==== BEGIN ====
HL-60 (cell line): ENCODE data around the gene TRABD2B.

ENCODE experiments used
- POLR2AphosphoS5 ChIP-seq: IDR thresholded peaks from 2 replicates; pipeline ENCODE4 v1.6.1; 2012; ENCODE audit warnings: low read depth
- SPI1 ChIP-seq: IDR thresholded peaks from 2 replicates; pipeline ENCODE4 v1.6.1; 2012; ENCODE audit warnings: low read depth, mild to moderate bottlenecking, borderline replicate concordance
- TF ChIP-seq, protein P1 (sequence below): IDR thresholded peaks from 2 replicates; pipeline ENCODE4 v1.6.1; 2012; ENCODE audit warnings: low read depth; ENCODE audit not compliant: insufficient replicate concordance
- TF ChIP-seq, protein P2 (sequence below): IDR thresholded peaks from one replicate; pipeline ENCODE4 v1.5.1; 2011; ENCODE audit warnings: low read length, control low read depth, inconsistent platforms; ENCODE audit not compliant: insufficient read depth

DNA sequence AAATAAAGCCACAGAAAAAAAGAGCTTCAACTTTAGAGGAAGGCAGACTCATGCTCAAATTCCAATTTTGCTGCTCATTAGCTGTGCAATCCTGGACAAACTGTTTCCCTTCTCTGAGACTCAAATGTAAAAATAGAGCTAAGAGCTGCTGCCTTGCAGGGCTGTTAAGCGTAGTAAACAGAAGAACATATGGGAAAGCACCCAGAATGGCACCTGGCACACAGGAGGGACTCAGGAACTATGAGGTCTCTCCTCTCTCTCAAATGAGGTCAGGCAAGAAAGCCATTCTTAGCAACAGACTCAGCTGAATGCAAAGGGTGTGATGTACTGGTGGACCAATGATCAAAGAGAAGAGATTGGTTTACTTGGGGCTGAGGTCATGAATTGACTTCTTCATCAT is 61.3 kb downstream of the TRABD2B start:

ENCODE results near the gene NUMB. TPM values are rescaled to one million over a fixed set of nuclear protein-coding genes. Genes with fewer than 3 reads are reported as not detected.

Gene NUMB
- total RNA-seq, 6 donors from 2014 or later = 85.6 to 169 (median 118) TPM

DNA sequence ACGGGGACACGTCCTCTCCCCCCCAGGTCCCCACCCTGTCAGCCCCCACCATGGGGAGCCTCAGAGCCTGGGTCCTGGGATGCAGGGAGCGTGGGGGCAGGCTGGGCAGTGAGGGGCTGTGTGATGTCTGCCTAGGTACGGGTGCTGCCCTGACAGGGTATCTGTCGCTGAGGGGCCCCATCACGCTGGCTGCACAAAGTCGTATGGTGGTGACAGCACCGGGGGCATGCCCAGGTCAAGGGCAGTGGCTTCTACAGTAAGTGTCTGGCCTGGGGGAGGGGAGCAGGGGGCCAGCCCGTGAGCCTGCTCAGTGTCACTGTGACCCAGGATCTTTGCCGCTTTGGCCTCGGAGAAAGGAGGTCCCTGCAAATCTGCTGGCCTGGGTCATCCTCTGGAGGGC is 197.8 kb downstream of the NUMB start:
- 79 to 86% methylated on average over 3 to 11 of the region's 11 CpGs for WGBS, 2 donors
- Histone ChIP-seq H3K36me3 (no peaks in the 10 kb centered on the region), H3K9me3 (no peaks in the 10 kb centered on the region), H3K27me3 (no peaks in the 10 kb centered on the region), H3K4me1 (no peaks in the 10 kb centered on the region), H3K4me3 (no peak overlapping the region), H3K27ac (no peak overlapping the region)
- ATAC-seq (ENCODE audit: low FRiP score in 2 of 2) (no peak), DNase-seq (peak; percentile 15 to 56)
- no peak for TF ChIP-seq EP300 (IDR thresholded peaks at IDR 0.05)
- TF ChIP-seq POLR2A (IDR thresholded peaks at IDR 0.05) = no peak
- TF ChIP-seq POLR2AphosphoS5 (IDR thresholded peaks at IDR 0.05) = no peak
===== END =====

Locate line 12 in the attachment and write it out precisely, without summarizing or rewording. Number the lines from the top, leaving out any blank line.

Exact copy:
- 79 to 86% methylated on average over 3 to 11 of the region's 11 CpGs for WGBS, 2 donors